Revived Probe Eyes 80 Charities' Ties to Terrorism

Article excerpt


A 1995 federal task force investigation identified 80 U.S.-based charities suspected of diverting cash to Islamic terrorists overseas before the probe was shut down by the Clinton administration, federal officials said.

Investigators believe millions of dollars were funneled out of the United States to fund terrorist operations, paying for training, equipment, weapons and safe haven.

"Closing down the 1995 investigation was purely a political decision," said one federal agent who asked not to be identified. "The administration was concerned the Saudis would be embarrassed. There was no doubt the Saudis were involved."

The 1995 task force was established by the Treasury Department and involved officials from several agencies. It was asked to examine hundreds of domestic and international charities to determine their sources of income and where the money they collected was being sent.

President Clinton had signed an executive order in January 1995 declaring a national emergency with respect to acts of violence by terrorists that threatened to disrupt the Middle East peace process. The order also prohibited U.S. citizens from engaging in transactions with, or making donations to, questionable charities.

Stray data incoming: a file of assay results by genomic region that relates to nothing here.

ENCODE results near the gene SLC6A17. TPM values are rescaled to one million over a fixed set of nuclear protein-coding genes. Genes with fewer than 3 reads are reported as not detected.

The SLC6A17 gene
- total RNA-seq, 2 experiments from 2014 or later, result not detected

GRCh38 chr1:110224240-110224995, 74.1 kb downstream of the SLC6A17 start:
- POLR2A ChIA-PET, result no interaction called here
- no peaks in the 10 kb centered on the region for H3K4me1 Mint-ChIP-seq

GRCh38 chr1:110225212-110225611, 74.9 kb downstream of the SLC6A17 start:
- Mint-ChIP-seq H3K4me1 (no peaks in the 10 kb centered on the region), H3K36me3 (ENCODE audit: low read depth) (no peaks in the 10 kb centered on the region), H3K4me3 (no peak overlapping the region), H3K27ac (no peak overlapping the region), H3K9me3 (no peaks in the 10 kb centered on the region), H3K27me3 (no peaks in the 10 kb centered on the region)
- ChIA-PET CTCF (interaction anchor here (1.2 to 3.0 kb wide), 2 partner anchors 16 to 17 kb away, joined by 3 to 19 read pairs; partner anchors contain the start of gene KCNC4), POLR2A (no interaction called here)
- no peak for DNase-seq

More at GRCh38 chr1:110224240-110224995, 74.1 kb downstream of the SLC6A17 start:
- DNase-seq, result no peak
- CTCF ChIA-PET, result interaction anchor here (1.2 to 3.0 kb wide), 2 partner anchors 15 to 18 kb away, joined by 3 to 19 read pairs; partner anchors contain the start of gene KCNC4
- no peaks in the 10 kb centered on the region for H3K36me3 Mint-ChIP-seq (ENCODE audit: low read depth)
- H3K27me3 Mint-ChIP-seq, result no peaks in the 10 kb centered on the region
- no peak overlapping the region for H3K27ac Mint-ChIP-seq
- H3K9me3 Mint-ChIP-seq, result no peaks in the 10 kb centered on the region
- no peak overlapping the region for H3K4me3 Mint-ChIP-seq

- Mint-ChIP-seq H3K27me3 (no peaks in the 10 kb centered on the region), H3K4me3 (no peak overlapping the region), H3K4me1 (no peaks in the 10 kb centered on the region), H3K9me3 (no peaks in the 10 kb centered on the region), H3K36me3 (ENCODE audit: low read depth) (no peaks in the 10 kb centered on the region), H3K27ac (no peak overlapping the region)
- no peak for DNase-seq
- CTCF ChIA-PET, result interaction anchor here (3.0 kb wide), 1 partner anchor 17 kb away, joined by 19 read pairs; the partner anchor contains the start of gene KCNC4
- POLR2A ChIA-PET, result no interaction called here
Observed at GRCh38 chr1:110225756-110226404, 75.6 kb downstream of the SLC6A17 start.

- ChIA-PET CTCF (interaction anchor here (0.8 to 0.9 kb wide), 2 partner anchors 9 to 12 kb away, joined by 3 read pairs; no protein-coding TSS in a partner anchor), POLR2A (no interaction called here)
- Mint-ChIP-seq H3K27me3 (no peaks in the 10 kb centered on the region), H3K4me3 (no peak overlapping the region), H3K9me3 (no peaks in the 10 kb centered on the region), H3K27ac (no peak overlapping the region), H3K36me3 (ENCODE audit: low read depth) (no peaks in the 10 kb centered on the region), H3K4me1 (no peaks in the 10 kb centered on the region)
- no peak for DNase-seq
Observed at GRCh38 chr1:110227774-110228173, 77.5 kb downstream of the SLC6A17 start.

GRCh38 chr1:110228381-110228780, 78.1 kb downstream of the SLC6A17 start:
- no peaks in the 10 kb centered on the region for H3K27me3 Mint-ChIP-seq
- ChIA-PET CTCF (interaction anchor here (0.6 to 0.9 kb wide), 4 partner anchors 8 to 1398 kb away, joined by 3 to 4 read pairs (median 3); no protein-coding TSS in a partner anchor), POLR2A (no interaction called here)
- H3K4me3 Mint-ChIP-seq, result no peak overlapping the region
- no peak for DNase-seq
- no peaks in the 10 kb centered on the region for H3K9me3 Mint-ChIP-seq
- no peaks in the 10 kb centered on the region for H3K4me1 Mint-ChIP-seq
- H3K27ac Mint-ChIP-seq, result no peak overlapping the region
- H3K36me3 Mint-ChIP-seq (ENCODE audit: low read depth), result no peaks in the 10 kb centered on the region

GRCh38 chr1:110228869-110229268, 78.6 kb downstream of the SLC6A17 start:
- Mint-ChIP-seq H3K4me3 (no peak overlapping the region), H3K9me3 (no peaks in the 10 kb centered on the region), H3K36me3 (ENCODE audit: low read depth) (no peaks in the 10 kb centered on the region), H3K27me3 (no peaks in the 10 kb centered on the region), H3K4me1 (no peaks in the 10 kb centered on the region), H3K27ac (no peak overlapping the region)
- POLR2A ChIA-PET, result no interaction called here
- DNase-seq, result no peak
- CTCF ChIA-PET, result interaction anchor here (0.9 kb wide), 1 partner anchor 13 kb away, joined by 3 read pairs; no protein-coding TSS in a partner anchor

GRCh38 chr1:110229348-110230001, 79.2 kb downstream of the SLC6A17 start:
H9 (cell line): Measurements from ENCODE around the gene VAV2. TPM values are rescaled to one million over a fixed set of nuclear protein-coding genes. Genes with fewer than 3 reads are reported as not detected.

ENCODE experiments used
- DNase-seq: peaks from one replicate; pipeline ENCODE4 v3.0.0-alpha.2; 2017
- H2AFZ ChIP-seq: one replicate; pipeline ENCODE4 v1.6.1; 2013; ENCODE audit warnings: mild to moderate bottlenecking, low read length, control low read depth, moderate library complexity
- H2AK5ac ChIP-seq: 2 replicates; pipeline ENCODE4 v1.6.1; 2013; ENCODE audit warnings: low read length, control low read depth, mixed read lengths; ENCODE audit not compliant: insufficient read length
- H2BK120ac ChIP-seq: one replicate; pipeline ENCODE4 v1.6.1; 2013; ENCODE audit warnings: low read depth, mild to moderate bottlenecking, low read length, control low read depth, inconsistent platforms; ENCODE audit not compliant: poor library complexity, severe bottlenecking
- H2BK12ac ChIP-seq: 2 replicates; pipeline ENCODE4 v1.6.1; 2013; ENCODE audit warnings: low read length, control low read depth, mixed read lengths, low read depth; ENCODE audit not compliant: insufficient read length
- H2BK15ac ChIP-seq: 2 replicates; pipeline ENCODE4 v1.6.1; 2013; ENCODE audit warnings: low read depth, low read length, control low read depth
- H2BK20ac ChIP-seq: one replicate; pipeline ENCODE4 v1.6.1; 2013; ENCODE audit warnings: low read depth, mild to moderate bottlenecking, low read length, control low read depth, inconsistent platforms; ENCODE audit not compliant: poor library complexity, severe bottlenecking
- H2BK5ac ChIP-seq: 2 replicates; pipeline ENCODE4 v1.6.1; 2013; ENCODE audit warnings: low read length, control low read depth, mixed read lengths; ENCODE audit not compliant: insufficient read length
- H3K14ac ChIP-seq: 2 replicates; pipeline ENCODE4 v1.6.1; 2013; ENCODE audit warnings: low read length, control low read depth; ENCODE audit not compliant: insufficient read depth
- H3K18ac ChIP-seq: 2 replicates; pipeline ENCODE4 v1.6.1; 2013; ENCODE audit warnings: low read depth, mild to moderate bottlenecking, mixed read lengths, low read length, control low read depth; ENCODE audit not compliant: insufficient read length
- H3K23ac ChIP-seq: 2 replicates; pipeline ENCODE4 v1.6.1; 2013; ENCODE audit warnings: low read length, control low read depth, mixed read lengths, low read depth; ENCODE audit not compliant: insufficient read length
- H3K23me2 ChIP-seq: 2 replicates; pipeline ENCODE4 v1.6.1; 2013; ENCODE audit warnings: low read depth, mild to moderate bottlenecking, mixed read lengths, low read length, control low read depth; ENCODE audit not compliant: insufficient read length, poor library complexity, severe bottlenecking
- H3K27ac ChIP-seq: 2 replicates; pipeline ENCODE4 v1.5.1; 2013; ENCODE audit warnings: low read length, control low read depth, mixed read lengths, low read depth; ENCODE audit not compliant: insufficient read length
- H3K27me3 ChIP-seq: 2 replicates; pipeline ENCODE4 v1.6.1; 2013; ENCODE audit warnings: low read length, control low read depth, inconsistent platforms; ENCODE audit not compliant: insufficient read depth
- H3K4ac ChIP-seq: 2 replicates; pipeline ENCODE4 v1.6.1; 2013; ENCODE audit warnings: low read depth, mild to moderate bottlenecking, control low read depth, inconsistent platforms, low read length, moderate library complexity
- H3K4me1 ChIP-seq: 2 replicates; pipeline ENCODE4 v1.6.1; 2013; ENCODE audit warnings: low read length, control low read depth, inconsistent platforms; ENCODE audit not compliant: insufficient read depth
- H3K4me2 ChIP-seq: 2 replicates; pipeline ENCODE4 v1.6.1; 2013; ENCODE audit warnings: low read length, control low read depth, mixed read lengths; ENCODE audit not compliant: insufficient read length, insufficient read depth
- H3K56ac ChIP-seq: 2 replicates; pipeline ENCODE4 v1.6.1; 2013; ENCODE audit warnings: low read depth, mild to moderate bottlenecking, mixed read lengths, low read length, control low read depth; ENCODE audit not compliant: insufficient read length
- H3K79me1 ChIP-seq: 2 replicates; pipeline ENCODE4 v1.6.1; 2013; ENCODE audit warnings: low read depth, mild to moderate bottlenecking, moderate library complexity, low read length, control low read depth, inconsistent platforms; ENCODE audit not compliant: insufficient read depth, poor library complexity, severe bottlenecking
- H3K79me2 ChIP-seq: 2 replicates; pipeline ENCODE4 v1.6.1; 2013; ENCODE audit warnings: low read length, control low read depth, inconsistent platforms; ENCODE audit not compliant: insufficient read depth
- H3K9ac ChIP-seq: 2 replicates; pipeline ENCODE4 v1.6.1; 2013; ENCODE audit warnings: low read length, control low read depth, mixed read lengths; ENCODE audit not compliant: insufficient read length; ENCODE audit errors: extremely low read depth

But, according to the authorities, political pressure to protect the Saudi government once the task force probe intensified resulted in a State Department push - approved by the Clinton White House - to halt the investigation.

The Saudi government has vigorously denied using front organizations to fund terrorists, calling the accusations "simply nonsense."

Julie Payne, spokeswoman for Mr. Clinton, did not return calls for comment.

President Bush issued a new executive order on Sept. 23, just days after the terrorist attacks on the World Trade Center and the Pentagon, calling on federal authorities to block charitable donations by U. …